Mexican filmmaker Alfonso Cuaron is receiving considerable praise for his coming-of-age road picture, "Y Tu Mama Tambien." But why is making a better, less cartoonish version of "Road Trip" or "American Pie" an achievement?

The film is being distributed unrated, but it hovers close to earning an NC-17 label. Unlike the coy, winking come-ons of Hollywood studios, it is unflinchingly graphic and sexual, a more honest approach to its casually erotic tale. And Cuaron makes some offhand socioeconomic observations about the haves and have-nots of his country, but they are no more profound or surprising than the central narrative.

Tenoch (Diego Luna ) and Julio (Gael Garcia Bernal) are two hormone-raging 17-year-olds, buddies despite the fact that their families come from different economic worlds. Casually wealthy Tenoch has a politically connected father who is conversant with the president of Mexico, while Julio is distinctly lower-middle class. But the distinction seems lost on them both.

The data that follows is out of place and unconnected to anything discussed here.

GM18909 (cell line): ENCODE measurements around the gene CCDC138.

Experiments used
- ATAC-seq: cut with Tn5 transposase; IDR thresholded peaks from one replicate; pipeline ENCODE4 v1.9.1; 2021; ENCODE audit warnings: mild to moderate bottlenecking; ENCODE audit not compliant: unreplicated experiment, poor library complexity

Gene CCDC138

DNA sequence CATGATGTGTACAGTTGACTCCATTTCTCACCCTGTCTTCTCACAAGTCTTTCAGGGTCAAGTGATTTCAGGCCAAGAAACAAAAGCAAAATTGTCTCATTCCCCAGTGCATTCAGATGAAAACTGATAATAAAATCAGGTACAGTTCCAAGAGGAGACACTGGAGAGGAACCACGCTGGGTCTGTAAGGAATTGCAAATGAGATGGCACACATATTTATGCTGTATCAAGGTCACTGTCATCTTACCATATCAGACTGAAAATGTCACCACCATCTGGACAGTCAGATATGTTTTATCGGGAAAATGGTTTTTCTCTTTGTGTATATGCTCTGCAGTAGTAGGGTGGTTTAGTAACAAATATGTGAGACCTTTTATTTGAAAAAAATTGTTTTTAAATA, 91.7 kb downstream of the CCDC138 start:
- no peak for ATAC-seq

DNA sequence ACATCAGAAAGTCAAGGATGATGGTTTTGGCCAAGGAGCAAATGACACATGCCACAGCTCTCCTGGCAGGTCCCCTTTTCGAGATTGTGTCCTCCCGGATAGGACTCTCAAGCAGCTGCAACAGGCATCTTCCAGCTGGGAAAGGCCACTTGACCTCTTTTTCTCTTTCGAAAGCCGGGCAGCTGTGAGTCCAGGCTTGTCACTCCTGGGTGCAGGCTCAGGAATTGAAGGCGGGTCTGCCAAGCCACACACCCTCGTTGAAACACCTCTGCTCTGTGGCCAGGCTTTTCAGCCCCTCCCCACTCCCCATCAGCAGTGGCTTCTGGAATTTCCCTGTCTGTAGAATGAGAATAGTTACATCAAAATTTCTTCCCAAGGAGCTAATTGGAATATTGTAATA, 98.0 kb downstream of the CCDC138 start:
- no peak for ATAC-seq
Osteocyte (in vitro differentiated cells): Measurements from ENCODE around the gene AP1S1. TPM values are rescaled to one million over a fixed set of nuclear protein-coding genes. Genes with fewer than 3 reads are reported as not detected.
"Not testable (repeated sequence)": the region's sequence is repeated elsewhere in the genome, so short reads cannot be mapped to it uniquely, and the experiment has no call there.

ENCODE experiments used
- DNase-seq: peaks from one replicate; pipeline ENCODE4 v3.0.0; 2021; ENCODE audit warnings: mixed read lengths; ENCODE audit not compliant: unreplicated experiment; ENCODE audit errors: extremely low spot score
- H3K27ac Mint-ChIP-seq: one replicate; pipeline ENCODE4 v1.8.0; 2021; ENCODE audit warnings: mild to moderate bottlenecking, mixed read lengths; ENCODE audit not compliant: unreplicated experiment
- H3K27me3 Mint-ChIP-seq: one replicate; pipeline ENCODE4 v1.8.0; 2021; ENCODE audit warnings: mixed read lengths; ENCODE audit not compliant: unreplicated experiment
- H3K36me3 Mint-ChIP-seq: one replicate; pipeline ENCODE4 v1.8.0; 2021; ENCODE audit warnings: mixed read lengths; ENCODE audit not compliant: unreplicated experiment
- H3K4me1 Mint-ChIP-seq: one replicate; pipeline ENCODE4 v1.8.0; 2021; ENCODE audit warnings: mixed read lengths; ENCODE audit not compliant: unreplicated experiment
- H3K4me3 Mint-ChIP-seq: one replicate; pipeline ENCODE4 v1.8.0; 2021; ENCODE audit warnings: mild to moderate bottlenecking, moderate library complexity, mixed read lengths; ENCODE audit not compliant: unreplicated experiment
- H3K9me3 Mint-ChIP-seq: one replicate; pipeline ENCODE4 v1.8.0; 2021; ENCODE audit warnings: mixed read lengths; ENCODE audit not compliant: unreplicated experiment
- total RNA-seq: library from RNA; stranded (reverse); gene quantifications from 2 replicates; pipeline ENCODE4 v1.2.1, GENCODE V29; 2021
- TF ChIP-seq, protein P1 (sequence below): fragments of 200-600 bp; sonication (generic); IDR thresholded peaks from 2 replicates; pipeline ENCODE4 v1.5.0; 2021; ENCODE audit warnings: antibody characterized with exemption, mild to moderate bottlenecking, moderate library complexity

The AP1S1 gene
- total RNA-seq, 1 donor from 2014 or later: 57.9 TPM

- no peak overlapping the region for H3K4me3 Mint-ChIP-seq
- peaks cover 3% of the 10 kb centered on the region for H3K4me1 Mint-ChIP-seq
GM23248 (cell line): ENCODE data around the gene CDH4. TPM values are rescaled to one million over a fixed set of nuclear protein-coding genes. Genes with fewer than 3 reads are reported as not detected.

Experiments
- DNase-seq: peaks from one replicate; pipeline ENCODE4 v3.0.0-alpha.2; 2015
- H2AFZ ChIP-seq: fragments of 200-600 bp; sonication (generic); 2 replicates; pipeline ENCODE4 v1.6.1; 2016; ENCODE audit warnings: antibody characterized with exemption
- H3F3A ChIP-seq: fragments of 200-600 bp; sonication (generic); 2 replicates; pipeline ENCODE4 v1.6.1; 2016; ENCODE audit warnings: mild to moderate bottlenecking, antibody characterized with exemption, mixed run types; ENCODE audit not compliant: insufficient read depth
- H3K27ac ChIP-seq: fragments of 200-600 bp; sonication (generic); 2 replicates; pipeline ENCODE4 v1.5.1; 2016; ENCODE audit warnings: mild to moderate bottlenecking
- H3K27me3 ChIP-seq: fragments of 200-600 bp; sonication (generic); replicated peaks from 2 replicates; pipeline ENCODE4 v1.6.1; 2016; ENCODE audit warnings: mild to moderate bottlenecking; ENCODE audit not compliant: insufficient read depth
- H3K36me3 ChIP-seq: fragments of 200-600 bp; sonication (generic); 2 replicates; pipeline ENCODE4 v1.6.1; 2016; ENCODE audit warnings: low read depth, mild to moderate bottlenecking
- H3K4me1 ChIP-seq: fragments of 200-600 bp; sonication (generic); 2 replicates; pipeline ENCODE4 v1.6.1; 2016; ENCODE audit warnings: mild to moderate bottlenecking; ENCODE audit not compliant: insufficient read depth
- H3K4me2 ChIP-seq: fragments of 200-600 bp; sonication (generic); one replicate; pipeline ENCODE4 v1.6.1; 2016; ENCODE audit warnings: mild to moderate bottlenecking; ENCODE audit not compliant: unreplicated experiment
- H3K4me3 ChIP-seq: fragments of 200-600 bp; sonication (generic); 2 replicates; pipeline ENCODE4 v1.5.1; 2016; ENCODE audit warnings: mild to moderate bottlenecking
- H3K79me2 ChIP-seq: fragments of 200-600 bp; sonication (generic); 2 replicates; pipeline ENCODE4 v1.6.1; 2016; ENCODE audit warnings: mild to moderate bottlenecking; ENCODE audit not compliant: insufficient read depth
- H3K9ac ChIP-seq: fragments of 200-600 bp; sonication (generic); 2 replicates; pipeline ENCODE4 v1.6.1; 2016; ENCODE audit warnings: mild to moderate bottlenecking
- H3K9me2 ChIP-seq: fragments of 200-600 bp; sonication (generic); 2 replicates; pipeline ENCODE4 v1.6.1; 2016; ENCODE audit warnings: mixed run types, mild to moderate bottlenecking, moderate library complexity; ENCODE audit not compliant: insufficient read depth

The two might well have spent their summer lolling by the pool if Tenoch were not forced to attend a family wedding. There, the two of them meet Luisa, an attractive married woman about a decade their elder.

Still, the boys flirt with her, bragging that they know of a remote, pristine beach called Boca del Cielo (or "Heaven's Mouth") that she would surely enjoy. Days later, after she learns that her husband, Tenoch's cousin, has been unfaithful, she calls up the teens and agrees to join their beach trek. The only hitch is that they know of no such beach.

Yet off they go, not quite believing their good fortune, jockeying for Luisa's attention and affections, which turn out to be surprisingly available. The teens' attraction to Luisa (particularly as played by the steamy Maribel Verdu) is easy to understand. Presumably, her response to them goes beyond mere jealous reaction, to a connection with their carefree youth that she sees slipping away from her. In any event, it still plays out like a generic male fantasy without sufficient dramatic motivation.

"Y Tu Mama Tambien" is impressive visually, as the peripatetic trio sees vistas of poverty just outside of their station wagon's windows.

Ultimately, predictably, secrets get revealed, resentments surface, lessons get learned, and the three go their separate ways, sexually spent and even a little wiser. For all its attempts at a greater honesty in the genre, "Y Tu Mama" sticks to the usual clichs.

"Y Tu Mama Tambien" is not rated but would probably receive an NC-17 for graphic sex, frontal nudity, language and drug use. Running time: 105 minutes.